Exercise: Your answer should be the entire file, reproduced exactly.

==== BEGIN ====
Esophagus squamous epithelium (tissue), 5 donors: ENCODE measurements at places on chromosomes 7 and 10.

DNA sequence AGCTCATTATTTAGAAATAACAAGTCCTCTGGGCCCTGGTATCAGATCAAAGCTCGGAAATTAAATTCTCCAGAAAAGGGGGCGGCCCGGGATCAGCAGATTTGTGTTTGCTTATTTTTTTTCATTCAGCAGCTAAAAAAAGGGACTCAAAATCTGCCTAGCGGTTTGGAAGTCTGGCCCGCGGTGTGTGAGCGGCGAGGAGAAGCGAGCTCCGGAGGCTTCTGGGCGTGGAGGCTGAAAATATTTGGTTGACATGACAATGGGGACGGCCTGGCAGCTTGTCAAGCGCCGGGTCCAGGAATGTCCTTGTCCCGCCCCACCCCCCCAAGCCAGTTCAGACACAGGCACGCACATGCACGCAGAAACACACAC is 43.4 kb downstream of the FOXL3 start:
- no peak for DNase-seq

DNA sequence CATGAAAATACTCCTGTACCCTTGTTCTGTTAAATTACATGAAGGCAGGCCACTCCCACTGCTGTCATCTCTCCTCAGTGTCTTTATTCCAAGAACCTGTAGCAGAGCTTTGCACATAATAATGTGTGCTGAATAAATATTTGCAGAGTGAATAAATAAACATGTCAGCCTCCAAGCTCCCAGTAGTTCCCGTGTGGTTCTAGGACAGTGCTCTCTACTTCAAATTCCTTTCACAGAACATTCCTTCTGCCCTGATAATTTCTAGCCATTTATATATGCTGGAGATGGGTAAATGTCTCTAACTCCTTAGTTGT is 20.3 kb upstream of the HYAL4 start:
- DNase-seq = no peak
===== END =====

Esophagus squamous epithelium (tissue), 5 donors: ENCODE measurements at places on chromosomes 7 and 10.

DNA sequence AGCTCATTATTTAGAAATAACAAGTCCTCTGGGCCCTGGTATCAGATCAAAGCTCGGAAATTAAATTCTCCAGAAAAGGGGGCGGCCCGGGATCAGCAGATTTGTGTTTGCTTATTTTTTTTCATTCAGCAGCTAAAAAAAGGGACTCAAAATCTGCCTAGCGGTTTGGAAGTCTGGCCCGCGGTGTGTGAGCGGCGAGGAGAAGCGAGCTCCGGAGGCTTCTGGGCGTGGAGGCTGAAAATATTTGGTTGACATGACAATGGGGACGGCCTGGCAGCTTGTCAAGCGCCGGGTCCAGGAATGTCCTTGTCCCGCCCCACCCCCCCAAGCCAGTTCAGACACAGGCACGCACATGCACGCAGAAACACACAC is 43.4 kb downstream of the FOXL3 start:
- no peak for DNase-seq

DNA sequence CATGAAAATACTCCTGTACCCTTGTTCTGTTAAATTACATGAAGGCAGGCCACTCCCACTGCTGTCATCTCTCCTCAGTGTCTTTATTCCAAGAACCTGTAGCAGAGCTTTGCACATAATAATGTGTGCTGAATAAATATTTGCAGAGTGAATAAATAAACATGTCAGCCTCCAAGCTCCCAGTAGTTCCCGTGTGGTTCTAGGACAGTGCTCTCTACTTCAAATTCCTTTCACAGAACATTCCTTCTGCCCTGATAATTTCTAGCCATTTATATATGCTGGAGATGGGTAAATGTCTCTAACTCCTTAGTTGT is 20.3 kb upstream of the HYAL4 start:
- DNase-seq = no peak